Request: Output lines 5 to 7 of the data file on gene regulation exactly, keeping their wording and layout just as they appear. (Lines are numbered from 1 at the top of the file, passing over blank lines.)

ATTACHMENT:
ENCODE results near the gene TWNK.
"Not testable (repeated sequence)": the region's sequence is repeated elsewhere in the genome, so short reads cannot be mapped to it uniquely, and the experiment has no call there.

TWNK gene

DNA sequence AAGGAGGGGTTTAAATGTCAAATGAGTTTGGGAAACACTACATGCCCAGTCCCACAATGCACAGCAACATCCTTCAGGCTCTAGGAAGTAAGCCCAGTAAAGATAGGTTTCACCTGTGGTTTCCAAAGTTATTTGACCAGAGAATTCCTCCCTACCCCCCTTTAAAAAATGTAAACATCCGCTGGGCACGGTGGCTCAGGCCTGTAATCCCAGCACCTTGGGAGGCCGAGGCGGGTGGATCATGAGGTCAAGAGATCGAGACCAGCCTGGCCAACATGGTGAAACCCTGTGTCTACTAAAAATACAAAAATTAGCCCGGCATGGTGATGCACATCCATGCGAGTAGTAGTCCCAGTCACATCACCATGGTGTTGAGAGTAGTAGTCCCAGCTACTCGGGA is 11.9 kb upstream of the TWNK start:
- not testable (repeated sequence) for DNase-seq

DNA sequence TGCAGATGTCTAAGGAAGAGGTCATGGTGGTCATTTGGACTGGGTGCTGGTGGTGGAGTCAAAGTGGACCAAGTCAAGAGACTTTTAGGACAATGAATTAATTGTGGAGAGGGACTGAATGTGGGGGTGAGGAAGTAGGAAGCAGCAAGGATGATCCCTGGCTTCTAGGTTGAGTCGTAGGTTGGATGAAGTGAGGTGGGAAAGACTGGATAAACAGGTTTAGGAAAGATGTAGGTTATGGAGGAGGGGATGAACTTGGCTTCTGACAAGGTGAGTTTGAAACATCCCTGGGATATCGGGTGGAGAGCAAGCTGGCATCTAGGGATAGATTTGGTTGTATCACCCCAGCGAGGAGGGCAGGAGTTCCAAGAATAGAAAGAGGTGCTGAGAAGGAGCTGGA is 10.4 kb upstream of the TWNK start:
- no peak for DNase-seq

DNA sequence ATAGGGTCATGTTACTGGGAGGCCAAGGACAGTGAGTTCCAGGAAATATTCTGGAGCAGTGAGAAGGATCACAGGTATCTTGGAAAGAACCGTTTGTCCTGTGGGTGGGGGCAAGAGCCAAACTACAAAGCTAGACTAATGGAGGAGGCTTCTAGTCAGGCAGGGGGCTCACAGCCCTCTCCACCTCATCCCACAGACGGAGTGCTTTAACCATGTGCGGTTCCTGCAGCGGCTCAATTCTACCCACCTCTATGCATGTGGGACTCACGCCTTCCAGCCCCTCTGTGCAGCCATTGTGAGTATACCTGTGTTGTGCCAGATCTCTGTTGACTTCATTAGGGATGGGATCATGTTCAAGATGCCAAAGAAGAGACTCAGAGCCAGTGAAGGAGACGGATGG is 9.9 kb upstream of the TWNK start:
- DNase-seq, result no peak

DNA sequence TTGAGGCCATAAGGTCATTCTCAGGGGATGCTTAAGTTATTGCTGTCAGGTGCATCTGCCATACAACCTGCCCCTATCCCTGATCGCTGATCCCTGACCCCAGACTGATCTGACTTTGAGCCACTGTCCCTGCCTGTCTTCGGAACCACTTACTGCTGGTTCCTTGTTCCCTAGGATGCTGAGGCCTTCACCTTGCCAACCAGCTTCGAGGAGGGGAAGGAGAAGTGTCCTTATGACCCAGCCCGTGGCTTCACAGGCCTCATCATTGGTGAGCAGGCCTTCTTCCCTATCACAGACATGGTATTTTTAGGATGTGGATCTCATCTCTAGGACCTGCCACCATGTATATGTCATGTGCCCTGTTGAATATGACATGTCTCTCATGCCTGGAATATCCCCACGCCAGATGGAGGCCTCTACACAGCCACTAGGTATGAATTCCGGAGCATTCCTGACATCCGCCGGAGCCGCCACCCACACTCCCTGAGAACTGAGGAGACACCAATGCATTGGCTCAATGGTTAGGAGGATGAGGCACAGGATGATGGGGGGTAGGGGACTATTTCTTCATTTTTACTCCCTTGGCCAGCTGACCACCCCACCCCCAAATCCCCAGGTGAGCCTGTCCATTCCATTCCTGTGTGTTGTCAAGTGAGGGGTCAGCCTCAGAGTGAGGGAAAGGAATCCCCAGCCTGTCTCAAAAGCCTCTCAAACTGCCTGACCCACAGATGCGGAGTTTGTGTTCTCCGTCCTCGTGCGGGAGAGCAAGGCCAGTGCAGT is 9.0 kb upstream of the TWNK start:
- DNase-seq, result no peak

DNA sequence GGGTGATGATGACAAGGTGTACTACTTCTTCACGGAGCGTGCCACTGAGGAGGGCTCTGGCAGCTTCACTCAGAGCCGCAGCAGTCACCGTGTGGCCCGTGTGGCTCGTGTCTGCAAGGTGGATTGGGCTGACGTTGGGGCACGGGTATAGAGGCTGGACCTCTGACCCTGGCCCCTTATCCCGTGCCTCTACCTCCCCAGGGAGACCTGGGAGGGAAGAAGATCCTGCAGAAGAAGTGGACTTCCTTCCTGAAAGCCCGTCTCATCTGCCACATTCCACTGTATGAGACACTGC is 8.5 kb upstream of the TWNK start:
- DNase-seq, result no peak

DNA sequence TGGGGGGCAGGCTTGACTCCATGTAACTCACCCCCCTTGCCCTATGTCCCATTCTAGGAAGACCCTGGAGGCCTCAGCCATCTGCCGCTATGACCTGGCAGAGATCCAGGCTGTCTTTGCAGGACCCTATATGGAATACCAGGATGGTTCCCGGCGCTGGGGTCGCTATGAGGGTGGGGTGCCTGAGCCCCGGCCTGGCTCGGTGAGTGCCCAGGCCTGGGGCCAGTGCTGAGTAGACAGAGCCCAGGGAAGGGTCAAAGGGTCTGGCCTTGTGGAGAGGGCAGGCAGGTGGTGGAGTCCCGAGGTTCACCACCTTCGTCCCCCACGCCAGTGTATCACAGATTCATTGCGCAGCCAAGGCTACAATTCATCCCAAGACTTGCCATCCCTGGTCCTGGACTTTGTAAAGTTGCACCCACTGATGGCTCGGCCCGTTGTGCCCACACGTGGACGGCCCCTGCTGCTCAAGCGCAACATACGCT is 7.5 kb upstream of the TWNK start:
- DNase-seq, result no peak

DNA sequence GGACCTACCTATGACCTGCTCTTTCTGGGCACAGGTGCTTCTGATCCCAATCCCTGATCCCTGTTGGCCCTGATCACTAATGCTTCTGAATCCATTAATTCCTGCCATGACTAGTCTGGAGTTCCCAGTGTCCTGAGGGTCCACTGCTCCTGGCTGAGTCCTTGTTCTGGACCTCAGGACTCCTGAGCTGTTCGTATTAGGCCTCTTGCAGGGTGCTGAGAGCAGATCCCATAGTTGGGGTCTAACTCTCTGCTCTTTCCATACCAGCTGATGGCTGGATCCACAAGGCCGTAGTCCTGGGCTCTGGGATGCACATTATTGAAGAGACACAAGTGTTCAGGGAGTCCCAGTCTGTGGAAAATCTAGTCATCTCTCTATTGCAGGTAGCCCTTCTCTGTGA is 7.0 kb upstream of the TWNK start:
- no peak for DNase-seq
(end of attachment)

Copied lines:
- not testable (repeated sequence) for DNase-seq

DNA sequence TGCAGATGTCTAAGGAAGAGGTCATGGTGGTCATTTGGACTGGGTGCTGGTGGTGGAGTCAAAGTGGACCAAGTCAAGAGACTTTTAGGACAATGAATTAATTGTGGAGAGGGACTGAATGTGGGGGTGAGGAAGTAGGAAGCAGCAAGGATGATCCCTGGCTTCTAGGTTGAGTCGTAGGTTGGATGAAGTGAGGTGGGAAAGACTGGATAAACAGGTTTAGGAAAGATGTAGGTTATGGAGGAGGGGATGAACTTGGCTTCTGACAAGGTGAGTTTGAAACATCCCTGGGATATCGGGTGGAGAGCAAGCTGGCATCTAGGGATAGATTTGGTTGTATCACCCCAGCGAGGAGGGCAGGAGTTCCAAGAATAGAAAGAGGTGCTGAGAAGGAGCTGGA is 10.4 kb upstream of the TWNK start:
- no peak for DNase-seq